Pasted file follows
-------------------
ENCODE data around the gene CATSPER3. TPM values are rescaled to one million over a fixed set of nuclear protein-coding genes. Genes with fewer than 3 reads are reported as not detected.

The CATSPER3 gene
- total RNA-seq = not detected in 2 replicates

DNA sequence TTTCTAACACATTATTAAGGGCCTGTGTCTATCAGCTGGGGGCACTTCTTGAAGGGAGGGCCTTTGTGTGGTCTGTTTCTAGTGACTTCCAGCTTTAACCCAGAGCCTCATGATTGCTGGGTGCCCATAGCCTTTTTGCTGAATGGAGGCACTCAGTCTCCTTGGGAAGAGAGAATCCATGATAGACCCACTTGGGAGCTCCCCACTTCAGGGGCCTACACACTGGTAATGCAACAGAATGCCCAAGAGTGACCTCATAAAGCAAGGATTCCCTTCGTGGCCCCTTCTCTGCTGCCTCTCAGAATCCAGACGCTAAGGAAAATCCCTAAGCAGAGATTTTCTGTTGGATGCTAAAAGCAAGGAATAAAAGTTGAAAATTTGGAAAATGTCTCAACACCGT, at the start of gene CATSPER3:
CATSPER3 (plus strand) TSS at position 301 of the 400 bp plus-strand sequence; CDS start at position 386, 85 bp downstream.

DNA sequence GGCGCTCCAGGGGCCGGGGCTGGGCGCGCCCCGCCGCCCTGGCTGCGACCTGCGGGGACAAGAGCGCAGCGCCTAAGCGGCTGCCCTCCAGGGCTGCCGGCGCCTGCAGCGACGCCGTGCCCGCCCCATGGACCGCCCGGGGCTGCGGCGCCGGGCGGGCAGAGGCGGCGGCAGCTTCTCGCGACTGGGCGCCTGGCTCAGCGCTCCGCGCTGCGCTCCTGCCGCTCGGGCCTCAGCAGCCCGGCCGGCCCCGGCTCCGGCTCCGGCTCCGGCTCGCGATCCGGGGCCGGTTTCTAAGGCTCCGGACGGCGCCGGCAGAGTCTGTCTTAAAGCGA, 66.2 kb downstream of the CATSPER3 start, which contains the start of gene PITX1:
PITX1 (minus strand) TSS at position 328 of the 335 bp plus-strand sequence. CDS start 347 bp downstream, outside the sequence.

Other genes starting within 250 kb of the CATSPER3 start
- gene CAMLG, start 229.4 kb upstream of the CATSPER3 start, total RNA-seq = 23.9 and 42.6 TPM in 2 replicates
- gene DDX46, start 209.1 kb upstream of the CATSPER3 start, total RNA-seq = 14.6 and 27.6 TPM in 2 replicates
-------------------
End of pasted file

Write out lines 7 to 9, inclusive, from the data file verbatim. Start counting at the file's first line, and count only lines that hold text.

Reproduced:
PITX1 (minus strand) TSS at position 328 of the 335 bp plus-strand sequence. CDS start 347 bp downstream, outside the sequence.

Other genes starting within 250 kb of the CATSPER3 start
- gene CAMLG, start 229.4 kb upstream of the CATSPER3 start, total RNA-seq = 23.9 and 42.6 TPM in 2 replicates